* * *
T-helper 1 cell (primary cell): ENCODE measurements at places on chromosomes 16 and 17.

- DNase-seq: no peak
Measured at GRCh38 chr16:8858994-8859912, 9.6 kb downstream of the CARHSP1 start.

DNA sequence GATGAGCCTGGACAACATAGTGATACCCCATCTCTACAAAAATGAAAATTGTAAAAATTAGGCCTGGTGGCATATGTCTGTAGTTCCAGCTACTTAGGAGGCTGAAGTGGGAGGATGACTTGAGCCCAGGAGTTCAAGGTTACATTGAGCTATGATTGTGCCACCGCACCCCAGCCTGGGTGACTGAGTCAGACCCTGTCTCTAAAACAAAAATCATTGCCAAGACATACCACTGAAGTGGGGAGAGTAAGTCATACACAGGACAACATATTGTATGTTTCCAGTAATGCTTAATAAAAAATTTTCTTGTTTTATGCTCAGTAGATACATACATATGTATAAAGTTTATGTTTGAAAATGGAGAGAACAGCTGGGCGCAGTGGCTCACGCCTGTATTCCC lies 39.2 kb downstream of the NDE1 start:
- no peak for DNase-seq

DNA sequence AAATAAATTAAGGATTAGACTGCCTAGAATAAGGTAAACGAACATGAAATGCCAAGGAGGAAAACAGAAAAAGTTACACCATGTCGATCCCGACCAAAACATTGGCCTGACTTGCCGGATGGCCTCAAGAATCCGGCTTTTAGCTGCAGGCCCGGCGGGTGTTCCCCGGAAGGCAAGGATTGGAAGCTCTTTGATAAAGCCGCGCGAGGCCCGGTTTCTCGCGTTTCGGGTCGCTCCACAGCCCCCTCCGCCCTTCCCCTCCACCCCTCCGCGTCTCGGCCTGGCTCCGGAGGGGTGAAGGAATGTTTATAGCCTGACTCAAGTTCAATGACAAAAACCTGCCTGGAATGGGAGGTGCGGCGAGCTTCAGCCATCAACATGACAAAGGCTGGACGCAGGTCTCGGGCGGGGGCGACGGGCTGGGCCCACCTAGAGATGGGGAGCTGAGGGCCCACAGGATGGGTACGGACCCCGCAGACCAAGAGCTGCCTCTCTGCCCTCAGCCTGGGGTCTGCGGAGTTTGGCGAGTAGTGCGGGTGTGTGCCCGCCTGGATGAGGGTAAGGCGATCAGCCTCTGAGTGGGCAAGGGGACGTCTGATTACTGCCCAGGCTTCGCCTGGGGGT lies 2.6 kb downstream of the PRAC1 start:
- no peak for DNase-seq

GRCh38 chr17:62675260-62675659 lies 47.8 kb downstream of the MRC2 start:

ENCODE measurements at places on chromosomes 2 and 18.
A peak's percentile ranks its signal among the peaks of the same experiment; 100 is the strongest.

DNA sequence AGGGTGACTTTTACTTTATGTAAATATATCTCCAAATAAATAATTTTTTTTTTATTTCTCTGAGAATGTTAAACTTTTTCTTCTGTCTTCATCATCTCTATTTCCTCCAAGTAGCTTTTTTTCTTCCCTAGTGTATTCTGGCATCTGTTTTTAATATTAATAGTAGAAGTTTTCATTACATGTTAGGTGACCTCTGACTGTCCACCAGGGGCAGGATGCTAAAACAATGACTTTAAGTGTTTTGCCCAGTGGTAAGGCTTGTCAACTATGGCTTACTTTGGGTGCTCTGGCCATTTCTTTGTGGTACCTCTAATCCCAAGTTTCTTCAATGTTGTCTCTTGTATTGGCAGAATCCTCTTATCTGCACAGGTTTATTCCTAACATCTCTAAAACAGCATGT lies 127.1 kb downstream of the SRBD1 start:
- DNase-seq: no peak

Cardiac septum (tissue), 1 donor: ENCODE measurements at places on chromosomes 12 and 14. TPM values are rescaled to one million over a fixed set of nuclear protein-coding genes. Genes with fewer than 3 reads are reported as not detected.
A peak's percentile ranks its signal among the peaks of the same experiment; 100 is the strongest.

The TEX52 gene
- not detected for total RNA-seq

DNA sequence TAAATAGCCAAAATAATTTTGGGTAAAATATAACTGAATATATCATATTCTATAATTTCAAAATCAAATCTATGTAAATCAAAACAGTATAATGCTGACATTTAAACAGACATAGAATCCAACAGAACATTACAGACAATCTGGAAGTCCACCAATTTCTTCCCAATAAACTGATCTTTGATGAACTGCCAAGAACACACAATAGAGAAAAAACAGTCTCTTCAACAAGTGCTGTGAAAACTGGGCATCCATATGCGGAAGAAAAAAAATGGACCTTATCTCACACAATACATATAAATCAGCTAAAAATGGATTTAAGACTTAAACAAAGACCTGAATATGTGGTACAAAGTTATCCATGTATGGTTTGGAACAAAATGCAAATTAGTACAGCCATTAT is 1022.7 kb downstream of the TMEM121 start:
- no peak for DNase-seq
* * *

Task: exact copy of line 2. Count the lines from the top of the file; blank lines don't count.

- DNase-seq: no peak